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The Franklin News-Post
P. O. Box 250
310 Main Street, SW
Rocky Mount, Virginia 24151
Fax: 540-483-8013

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Nolen gets 8 years in murder-for-hire plot
Judge: case one of the most difficult
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Angela Robin Nolen

Monday, September 23, 2013

By KEN BRADLEY - Staff Writer

The former kindergarten teacher who hired a hit man to kill her ex-husband in February will serve eight years of a 25-year sentence.

Angela Robin Nolen, 47, of Moneta pleaded guilty in June to one count of solicitation to commit murder for meeting with an undercover state police agent and paying him $4,000 to kill her ex-husband, Paul "Jay" Strickler.

"Eight years may seem like a long time to you, but you have got to consider what you did," Judge W.N. Alexander II told Nolen Friday morning.

Alexander said this case is one of the most difficult cases he has had to judge "and I have been a judge for a long time."

Nolen was also sentenced to four years probation with the special condition that she complete 2,000 hours of community service, which will involve teaching individuals who are on probation or in jail.

The 2,000 hours of community service must be completed in three years, the judge said.

During Nolen's sentencing hearing Friday, Dr. Jeffrey Frazier, a clinical psychologist from Charlottesville, testified that Nolen was physically and mentally abused by her ex-husband. The abuse went on for some time, he added.

"She suffered from post traumatic stress" said Frazier. "She felt powerless. People don't think straight in that situation."

Frazier said Nolen was an accommodating person and that she accepts responsibility for what she has done. There is no indication from psychological testing that she would commit another crime, he added.

Nolen testified that the past abuse from her husband resulted in her living in fear.

"But I was under stress," she said. "I know that's no excuse and it was wrong."

During Friday's hearing, teachers, friends and neighbors of Nolen testified, saying that she was a loving mother, a good teacher and a good person.

In closing statements, Nolen's attorney David Furrow said a time line leading up to Nolen hiring a hit man, who was actually an undercover state trooper, showed a consistent pattern of abuse or allegations of abuse.

"She's accepted responsibility and has done everything she's been told to do," Furrow said. "Her life history has been one of giving."

Commonwealth's Attorney Tim Allen said it's been hard for him to figure out why Nolen hired a hitman to kill her ex-husband, particularly after Strickler had moved away. Nolen's plan to have Strickler killed stretched out for more than a week, he added.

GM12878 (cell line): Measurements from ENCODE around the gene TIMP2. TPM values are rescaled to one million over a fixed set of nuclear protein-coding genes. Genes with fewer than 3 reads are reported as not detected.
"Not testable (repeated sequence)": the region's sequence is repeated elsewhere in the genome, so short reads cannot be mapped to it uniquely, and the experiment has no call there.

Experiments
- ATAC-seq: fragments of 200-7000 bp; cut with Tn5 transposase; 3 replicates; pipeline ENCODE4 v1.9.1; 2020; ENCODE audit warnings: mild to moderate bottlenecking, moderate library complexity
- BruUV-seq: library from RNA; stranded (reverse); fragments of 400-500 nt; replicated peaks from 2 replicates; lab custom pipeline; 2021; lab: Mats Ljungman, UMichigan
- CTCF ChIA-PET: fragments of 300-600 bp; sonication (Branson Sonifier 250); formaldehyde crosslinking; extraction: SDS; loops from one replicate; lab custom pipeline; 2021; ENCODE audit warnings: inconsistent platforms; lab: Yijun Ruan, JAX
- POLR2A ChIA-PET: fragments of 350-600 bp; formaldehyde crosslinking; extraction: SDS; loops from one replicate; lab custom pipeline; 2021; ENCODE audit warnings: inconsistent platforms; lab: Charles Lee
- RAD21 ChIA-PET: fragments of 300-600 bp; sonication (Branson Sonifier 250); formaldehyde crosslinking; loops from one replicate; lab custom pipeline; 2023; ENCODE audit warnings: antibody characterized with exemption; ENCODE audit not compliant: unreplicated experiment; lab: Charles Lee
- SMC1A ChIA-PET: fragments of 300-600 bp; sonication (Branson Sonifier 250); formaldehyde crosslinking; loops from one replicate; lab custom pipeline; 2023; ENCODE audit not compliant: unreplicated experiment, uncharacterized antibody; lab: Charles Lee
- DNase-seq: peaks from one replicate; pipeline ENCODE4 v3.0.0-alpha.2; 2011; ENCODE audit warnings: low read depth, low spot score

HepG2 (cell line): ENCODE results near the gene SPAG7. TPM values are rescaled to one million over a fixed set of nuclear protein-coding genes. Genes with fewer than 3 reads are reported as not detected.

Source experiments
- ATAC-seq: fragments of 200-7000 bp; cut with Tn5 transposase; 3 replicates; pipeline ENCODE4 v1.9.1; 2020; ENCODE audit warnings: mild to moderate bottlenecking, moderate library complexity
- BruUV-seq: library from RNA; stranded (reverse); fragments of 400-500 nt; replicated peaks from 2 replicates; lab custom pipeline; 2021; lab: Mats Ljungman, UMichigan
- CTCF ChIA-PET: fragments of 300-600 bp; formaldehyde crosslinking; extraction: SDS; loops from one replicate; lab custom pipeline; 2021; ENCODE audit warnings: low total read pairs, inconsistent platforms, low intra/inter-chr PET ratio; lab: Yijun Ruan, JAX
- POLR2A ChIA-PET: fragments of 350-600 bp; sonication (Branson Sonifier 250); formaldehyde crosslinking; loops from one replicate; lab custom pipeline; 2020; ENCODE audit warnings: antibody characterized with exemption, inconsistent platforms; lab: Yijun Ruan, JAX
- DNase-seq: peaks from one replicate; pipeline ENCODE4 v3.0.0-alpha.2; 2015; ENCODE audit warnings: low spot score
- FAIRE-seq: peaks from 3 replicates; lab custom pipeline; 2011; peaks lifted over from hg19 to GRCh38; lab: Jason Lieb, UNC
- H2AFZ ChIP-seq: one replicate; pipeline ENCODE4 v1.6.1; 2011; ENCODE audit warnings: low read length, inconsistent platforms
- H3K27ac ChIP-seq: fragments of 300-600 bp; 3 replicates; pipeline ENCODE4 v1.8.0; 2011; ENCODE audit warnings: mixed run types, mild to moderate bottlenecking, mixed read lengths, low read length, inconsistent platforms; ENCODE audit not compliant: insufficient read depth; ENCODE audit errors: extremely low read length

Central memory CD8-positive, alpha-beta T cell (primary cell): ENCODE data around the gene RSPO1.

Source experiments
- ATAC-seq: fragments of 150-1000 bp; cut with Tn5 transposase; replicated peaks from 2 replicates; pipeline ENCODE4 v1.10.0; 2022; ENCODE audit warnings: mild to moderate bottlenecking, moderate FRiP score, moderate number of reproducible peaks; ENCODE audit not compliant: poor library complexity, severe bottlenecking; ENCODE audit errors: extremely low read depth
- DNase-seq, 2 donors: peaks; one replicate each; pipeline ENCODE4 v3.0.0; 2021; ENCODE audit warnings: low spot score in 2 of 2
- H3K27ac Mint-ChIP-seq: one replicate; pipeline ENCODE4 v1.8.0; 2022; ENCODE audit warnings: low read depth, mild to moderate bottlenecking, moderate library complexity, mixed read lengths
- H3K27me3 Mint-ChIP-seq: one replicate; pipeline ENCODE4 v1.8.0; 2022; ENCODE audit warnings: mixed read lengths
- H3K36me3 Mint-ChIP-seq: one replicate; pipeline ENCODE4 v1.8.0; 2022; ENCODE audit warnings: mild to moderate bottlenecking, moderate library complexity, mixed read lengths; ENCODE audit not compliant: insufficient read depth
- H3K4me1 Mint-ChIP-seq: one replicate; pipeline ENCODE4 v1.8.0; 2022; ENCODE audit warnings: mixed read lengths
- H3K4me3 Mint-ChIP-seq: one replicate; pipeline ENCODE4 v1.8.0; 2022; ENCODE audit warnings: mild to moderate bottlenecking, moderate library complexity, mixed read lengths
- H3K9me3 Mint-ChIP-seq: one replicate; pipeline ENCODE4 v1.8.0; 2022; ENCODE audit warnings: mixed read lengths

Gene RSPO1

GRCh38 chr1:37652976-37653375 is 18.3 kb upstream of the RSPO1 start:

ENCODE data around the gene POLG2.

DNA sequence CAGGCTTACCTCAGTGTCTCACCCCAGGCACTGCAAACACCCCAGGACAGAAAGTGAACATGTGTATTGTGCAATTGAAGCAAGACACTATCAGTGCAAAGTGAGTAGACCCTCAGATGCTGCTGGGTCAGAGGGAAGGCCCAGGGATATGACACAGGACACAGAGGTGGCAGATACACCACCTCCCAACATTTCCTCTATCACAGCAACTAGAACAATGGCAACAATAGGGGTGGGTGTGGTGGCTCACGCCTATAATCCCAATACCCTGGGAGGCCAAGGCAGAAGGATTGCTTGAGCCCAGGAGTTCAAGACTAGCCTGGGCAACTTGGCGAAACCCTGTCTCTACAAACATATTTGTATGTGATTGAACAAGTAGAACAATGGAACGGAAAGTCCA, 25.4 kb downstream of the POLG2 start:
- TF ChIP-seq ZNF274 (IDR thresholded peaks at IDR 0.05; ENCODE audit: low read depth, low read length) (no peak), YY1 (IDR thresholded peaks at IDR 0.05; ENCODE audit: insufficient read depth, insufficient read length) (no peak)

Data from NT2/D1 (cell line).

"She didn't seem to be in fear," Allen said. "She even went to work out after she paid the hit man."

Allen said the plan by Nolen was spoiled when a co-worker at Sontag Elementary School was provided with information by the school nurse on Feb. 11 that Nolen was searching for someone to kill her ex-husband.

Nolen was a kindergarten teacher at the school before her arrest.

The school nurse, Cathy Warren Bennett, 37, of Rocky Mount pleaded guilty in August to conspiracy to solicit murder. She will be sentenced on Oct. 17 at 3 p.m. in circuit court.

The coworker contacted the police and was provided with a telephone number to give to Nolen, Allen said. Nolen was told to ask for "Greg."

On Feb. 18, Sgt. J.G. Blankenship with the Virginia State Police received a call from Nolen at 4:20 p.m., Allen said. They agreed to meet at 4 p.m. the next day in Lowe's parking lot in Rocky Mount.

Surveillance had been set up in the undercover agent's car and in the parking lot to record the meeting, Allen said. When Nolen arrived, she got into the front seat of Blankenship's car and said she wanted Strickler "eliminated from this earth" several times.

The two negotiated a price of $8,000 for the hit, Allen said, and Nolen went to her bank to withdraw $4,000. She returned to the parking lot at 4:38 p.m. and gave the cash to Blankenship.

The next morning, state police agents questioned Nolen, and, at first, she denied any involvement in the murder-for-hire plot, Allen said. However, she eventually confessed and demonstrated remorse, he added.

Court records show that Nolen was granted a protective order for family abuse on behalf of herself and the couple's adopted 7-year-old daughter against Strickler shortly before the couple divorced in December 2012.

The protective order, issued by Franklin County Juvenile and Domestic Relations Court in October 2012, prohibited Strickler from having any contact with Nolen and limited his contact with their daughter to three 5-minute phone calls per week, according to the document.

A judge granted the protective order after Nolen had "proven the allegation of family abuse by a preponderance of evidence," the order states.

The protective order remains in effect until October 2014.

Nolen has sole custody of their daughter, who is currently living with Nolen's mother in Rocky Mount.

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